School Officials Explain ‘Disappearance’ of $1 Million Capital Fund

by | Oct 20, 2019

Above: Greg Booth addresses the School Committee.

By Elizabeth F. McNamara

At a School Committee meeting in September, a parent asked what had happened to money set aside to replace the high school turf field. School Committee Chair Carolyn Mark said there was no money set aside to replace the turf field, which prompted some parents to later question what had happened to the $956,000 in the district’s surplus account (typically referred to as the fund balance) labeled assigned for capital. 

Indeed, between fiscal years 2013 and 2017, that amount shows up in the school’s audit. In FY2018, however, the fund reserve account no longer had a line item for capital. 

Director of Administration Greg Booth went through a lengthy explanation Tuesday night, Oct. 15, with the end result that $380,000 of that money was spent to cover an operating expense deficit incurred in 2017 and the auditors chose to reclassify the remaining $588,000 as “unassigned” fund balance because by then the school district had no other fund balance from which to draw in case of emergency.

Some background: Voters approved a $6 million bond for athletic fields in 2006. The money paid for the construction of Carcieri Field at the high school and other field projects. (Prior to that, football and lacrosse games were played at Eldredge Field and the school was not able to host track meets.) The decision to install artificial turf on the field came with the knowledge that the turf would need to be replaced after around 10 years and replacement would be costly (the estimate at the time was $1 million). The hope was to be able to put money aside on a regular basis so when it came time to replace the turf, the money would be there.

But, as former School Committee member Bob Durant explained at the meeting Tuesday, the Great Recession hit in 2008 and the next few years were lean ones. Meanwhile, voters had approved another bond in 2008, for $52 million this time, to build a new middle school because over the years maintenance issues had piled up. 

No one wanted to be in that fix again – needing to build a new school because the old one hadn’t been taken care of – and there was a lot of talk about needing to put aside money for capital maintenance. 

Starting in 2013, the school district had some years of budget surpluses and the School Committee was able to add to the district’s fund balance, and that’s when the $959,000 in the assigned “capital” fund balance appeared. Assigned money in a fund balance is technically no different than unassigned, Booth explained. Both can be spent or moved by the finance director (i.e. director of administration) as deemed necessary. By labeling that $959,000 “assigned,” the district was essentially saying, we hope to save this money to spend on capital maintenance. 

What happened, instead, was starting in 2016, the School Committee started to use more of its fund balance for operating expenses, partly at the urging of the Town Council, which argued the School Committee had more money in fund balance than was necessary.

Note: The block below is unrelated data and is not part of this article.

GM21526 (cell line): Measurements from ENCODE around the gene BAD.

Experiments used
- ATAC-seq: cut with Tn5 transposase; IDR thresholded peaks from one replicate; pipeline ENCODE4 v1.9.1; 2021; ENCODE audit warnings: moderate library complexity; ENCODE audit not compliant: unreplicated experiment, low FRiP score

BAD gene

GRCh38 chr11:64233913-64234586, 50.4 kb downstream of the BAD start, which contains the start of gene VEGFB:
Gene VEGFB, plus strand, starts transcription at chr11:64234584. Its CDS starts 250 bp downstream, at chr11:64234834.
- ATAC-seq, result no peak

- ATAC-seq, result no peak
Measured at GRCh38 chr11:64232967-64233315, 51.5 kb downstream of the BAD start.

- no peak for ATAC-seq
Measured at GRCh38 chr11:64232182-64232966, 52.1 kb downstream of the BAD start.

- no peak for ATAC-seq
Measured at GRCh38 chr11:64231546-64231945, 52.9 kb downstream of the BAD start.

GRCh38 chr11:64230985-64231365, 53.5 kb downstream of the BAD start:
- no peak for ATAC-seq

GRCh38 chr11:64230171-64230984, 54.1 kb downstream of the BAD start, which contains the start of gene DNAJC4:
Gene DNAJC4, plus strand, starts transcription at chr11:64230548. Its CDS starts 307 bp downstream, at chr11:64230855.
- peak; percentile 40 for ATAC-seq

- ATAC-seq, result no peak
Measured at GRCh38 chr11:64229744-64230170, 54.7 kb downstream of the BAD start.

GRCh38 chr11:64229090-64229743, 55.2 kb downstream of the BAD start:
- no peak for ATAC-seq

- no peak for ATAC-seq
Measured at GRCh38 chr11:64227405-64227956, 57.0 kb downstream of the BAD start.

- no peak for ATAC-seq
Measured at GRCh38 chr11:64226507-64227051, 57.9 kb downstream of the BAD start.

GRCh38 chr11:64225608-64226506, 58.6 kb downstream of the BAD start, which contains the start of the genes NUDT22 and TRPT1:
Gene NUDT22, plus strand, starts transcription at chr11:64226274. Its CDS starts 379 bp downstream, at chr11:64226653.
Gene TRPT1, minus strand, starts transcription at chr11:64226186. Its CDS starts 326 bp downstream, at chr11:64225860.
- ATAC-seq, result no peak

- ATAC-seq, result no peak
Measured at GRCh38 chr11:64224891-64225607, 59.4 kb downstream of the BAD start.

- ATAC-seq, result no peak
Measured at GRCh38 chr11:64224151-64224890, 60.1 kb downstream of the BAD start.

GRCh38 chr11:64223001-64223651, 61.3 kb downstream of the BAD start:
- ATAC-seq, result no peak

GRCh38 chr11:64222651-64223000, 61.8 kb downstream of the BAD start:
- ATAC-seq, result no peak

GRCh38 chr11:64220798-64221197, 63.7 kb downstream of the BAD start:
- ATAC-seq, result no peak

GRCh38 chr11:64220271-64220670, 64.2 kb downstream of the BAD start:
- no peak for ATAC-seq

Spending down of reserves continued in 2017, when the School Committee budgeted the use of $525,000 of fund balance for operating expenses and then ended the year with a $204,000 deficit, dipping into the fund balance for a total of $729,000, Booth explained.

For FY2018, the School Committee budgeted $396,000 from fund balance toward the operating budget. That money had to come from surplus assigned for both technology and capital because the unassigned fund balance number was down to $4,000. That was also the year the high school library went without a librarian for lack of funds, and it was the second year there was no choral program at the high school, again a move to save money.

Booth said by June 2018 (the start of FY2019), the only money left in the unassigned and unrestricted fund balance (restricted funds to cover health care expenses remained) was $588,000. He said the auditors moved that money to the “unassigned” category to give the district leeway in case of emergency. 

School Committeeman Jeff Dronzek compared fund balance that’s assigned to a wishlist. 

“It’s a hope to use if for the fields or other related things,” he said. “We needed money in 2018 to close out the budget gaps. That was the only place to pull money from. That was the only fund balance available.…. So [the existing unassigned] $588,000 is from that [assigned] capital fund. It still exists. The other part of it got used in the fund balance.”

Resident Tricia Colgan disagreed with both Booth and Dronzek’s explanations.

“I feel like I’m in bizarro-land because every year at the budget, and people sitting at this table said, that money’s allocated for field replacement,” she said. “If you spent it, fine. Just say it. But I’m sorry, I respectfully disagree that there was not money put away…. There was $959,000 in capital expenditures to replace that field in 2019 when it was 10 years old.”

“There was never a decision to take the money and move to someplace else,” Chairwoman Mark said. “There was absolutely a decision made to draw down some fund reserves to close some operational gaps.”

Committeewoman Anne Musella asked if any bond money had been in reserves, echoing another question that had arisen in September.

Booth said all bond monies were held on the town’s side and that no bond money was ever part of the school district’s fund balance.

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